you need more help

Last but not least, design support is required. Without a comprehensive integrated development environment (IDE) platform, designers will have to scour the web for a variety of available or unavailable, simple or reliable resources. For example, some Wi-Fi MCU manufacturers provide basic details and prototyping instructions about the product, but only stop there, rather than including the information needed to get the design into production.

Manufacturers should provide a comprehensive IDE (see Figure 3) that includes all analog and digital functions performed by the Wi-Fi MCU, as well as all external components required for implementation in a specific application. IDE platforms also need to provide a way to visualize how design changes are reflected in overall performance and to evaluate designs for RF performance, regulatory compliance, and more. Some of these basic tools are free, while others are expensive, including evaluation boards.

Figure 3: Integrated development reduces risk by providing designers with debugging and other tools from the prototype stage to the final product. (Image: Microchip)


The IoT trend is to move more processing power to the edge of the network, rather than just in cloud-based data centers. For this, as many functions as possible must be integrated in the least space and components. Wi-Fi MCUs do this by integrating multiple functions into a single device rather than function-specific discrete components.

Integrating these devices into an embedded IoT subsystem can be relatively straightforward, assuming sufficient resources are available. Includes a high level of security, providing a straightforward approach to meeting the needs of cloud service providers, and a comprehensive IDE that supports the designer’s full cycle from prototype to production.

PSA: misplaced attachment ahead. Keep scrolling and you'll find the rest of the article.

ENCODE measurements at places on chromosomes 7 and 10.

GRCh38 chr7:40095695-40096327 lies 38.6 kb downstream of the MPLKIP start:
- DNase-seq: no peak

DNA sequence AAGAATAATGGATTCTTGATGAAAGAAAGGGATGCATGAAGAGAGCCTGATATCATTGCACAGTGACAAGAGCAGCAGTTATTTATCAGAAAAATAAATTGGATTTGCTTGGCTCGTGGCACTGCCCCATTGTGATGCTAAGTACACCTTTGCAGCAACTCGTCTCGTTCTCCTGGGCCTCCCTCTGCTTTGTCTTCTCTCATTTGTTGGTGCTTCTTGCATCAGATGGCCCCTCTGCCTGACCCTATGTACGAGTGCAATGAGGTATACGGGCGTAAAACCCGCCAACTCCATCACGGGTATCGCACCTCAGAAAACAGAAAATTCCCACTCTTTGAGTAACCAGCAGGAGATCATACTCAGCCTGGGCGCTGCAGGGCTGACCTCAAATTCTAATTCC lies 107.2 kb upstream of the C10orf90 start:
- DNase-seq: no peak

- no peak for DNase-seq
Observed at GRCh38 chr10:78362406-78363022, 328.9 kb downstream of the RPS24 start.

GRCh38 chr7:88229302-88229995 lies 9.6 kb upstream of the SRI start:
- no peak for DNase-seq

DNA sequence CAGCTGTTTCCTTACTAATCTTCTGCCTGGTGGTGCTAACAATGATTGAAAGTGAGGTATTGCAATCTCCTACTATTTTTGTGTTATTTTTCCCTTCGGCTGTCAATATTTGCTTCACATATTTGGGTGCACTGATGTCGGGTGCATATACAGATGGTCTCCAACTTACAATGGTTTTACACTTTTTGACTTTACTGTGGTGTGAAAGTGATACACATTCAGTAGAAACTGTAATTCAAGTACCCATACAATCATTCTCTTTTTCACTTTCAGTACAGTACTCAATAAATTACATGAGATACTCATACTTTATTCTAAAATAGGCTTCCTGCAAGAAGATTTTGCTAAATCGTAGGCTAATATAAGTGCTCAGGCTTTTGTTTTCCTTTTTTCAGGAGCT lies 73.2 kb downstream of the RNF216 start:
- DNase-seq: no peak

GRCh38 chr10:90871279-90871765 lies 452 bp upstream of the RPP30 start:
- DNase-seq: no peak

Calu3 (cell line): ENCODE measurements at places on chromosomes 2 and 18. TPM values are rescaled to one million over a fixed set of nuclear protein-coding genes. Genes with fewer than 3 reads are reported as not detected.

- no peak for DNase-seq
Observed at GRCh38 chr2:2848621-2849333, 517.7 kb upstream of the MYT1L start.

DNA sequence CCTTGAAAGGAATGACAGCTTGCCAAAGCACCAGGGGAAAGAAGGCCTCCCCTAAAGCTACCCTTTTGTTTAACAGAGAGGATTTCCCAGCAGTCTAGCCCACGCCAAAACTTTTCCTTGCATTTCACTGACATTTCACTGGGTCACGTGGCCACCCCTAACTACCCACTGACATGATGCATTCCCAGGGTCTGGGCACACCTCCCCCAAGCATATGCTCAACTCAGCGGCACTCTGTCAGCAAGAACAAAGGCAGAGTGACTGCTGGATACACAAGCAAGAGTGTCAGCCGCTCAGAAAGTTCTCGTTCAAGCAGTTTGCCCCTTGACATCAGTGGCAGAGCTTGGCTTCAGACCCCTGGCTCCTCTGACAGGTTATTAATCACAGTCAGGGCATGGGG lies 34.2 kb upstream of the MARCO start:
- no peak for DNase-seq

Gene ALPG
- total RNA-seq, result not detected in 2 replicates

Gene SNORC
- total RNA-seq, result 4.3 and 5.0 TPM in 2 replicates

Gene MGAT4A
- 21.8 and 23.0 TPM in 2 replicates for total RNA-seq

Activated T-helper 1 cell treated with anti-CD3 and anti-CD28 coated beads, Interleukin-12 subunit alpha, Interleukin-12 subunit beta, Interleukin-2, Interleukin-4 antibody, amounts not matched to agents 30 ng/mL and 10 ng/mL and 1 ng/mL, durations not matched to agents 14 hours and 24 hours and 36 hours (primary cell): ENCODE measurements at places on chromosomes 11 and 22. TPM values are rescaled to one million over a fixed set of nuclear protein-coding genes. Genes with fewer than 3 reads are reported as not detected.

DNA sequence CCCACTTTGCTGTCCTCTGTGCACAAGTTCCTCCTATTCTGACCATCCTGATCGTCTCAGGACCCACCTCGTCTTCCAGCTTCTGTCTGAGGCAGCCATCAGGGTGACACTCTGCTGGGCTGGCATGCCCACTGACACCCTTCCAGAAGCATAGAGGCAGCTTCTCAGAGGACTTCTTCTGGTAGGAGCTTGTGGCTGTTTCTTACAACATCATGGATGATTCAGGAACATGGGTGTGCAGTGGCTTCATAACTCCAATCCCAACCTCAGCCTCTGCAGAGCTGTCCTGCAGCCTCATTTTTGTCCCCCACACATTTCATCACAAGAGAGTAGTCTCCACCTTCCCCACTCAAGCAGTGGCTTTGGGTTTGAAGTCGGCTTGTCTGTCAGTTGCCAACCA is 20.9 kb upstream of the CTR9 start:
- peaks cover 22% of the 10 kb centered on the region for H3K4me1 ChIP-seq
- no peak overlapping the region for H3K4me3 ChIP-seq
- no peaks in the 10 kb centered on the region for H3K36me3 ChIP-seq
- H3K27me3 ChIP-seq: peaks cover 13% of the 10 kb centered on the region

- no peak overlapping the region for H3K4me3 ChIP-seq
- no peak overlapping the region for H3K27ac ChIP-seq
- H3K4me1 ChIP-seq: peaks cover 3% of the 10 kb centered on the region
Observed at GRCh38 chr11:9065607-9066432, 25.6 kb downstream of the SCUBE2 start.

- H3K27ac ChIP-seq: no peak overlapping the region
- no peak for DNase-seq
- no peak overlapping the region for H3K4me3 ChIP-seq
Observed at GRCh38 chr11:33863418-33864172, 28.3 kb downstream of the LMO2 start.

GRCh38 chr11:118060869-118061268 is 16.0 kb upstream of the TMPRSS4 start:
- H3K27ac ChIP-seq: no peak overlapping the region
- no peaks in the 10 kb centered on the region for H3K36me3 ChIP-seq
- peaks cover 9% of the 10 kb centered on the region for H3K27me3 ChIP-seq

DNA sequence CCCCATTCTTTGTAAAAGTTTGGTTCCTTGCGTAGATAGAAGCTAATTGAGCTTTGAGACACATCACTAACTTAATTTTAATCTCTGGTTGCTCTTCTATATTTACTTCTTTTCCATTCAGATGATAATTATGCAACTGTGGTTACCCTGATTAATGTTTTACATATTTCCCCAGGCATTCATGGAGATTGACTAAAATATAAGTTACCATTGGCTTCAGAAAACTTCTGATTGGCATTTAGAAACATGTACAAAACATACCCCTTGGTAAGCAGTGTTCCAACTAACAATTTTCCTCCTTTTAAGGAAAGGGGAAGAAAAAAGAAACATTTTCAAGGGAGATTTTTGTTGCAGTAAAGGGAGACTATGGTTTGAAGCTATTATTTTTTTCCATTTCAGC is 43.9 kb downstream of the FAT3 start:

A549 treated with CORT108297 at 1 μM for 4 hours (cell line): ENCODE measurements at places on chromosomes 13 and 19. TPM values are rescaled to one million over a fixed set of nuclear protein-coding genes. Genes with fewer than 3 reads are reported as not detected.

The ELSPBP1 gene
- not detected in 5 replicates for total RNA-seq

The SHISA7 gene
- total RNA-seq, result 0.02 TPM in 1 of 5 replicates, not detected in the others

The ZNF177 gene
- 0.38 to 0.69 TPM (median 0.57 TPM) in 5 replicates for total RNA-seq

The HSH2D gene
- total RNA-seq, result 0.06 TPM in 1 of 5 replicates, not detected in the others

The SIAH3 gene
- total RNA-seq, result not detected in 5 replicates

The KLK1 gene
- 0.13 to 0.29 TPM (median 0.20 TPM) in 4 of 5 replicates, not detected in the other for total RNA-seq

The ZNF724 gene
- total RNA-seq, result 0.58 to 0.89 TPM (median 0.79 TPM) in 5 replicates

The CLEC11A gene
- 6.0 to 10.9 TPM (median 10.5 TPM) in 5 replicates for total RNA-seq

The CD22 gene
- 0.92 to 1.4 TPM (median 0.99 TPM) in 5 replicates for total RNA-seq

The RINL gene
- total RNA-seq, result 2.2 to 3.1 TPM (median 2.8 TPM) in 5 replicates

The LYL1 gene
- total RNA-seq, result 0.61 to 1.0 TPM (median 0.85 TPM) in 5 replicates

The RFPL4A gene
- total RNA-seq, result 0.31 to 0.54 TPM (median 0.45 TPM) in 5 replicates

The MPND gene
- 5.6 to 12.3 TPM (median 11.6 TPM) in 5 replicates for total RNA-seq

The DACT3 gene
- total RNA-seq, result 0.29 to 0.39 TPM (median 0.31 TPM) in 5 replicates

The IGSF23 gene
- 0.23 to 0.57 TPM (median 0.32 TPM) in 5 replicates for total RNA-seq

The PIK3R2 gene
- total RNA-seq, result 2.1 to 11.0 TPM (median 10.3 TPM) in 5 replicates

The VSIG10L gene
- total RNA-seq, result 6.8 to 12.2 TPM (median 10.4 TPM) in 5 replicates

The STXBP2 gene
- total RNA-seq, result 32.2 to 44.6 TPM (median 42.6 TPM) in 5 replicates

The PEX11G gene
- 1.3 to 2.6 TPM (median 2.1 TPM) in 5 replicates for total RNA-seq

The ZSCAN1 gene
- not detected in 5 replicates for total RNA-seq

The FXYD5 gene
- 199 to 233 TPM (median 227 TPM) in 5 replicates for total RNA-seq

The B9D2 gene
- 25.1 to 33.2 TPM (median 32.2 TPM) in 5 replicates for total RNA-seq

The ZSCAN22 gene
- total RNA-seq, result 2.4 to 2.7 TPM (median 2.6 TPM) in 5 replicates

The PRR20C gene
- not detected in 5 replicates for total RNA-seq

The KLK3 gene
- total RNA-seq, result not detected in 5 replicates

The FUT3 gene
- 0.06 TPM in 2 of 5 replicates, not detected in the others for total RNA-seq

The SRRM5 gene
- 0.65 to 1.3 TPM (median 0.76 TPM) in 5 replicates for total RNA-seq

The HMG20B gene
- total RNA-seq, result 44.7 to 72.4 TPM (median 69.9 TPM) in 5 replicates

About the author:

Alex Li is a Product Line Manager at Microchip Technology, responsible for technical marketing and global growth of Wi-Fi products. During his career in the semiconductor industry, Mr. Li has held technical engineering and marketing positions in the US and Singapore. Before joining Microchip, he worked in Semtech Corporation’s Consumer and Sensing Division Product Line Marketing. Previously, Mr. Lee served as a senior applications engineer at Arrow Electronics, serving a customer base in the Asia Pacific region. Before joining Arrow, he was a Senior Principal Product Application Engineer at NXP Semiconductors in Singapore and was a member of the global sales and marketing team providing business development strategies for NXP’s Asia Pacific region. Mr. Li holds a Bachelor of Science degree in Electrical and Computer Engineering from the National University of Singapore and a Master of Business Administration (MBA) from Washington University’s Olin School of Business in St. Louis, Missouri.